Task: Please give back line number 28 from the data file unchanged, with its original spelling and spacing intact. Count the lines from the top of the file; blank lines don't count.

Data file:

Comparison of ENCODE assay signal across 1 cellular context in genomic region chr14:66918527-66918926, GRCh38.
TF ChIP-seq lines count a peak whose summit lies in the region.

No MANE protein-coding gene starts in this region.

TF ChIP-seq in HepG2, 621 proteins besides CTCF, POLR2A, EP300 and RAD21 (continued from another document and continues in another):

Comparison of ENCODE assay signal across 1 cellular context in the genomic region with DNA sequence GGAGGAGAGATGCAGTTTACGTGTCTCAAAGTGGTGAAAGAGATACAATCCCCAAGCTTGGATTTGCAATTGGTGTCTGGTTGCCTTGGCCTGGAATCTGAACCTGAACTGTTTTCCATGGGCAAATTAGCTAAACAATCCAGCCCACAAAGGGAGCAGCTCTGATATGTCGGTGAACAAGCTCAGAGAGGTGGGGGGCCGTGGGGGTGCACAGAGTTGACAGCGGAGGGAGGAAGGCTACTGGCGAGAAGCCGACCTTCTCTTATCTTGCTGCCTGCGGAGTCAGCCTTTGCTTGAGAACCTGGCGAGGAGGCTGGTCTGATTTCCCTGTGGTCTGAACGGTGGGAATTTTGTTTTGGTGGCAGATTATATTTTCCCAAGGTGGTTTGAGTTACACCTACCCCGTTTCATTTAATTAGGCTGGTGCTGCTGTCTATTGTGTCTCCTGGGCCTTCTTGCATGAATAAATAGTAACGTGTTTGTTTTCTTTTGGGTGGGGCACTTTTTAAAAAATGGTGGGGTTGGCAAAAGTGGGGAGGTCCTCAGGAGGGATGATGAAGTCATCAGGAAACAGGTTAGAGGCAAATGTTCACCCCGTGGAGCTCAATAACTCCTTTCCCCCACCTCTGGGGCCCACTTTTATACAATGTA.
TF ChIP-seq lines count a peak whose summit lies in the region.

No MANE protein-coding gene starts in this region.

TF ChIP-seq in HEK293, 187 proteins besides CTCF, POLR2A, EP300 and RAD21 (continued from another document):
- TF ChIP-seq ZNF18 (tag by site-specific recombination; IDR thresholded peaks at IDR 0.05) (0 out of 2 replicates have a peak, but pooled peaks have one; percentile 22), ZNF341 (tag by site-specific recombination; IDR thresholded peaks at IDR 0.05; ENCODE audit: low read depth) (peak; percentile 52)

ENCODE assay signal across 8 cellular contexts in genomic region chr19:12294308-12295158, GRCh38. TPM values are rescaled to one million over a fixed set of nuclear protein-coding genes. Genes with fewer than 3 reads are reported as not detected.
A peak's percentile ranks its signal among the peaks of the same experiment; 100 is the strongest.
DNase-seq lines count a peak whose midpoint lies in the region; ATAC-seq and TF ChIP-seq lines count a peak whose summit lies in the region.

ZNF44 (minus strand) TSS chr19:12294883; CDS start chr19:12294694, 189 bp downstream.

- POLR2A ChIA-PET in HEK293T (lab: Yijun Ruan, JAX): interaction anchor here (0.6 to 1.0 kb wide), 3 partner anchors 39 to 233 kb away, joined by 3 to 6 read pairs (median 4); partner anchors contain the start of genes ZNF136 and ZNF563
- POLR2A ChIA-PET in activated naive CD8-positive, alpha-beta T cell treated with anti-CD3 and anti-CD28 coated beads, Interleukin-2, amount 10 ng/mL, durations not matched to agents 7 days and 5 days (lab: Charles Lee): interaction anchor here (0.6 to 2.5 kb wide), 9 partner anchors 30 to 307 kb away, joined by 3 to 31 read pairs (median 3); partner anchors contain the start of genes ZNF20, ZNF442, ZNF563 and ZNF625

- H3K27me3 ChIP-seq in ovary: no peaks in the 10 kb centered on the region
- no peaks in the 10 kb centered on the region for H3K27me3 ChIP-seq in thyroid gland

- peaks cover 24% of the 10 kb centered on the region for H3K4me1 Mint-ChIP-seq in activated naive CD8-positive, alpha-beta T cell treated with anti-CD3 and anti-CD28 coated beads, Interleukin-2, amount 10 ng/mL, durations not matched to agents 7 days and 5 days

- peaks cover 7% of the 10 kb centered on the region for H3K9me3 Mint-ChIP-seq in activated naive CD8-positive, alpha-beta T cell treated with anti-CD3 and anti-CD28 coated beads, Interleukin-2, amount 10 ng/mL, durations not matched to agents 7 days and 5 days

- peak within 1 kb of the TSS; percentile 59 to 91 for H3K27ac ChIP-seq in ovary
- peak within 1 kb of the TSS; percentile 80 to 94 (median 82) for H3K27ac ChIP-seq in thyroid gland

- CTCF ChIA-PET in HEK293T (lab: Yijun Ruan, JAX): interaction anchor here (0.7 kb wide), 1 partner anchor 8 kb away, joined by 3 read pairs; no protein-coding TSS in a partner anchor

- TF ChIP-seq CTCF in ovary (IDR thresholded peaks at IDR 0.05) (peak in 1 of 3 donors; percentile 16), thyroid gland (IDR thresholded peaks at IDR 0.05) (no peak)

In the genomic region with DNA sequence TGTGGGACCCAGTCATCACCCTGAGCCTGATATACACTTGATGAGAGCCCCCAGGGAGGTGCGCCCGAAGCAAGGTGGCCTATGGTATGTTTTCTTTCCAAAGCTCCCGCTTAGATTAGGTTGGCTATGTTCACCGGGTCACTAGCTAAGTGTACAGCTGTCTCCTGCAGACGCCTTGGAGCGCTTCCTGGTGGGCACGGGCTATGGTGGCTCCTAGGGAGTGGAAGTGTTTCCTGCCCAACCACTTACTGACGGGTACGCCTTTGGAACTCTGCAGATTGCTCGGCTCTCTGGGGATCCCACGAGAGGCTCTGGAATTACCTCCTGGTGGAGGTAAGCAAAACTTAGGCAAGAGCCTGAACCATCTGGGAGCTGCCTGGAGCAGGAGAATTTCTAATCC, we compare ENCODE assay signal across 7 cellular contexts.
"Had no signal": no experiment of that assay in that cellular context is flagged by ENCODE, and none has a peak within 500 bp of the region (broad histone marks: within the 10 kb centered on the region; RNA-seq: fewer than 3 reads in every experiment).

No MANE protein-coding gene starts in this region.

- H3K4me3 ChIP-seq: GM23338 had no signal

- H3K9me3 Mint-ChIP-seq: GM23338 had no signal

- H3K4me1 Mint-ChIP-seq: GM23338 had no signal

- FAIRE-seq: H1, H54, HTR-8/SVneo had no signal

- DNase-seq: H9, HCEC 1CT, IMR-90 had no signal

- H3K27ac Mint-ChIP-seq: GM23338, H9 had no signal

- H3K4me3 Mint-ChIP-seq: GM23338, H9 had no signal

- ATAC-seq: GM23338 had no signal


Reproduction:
- H3K9me3 Mint-ChIP-seq: GM23338 had no signal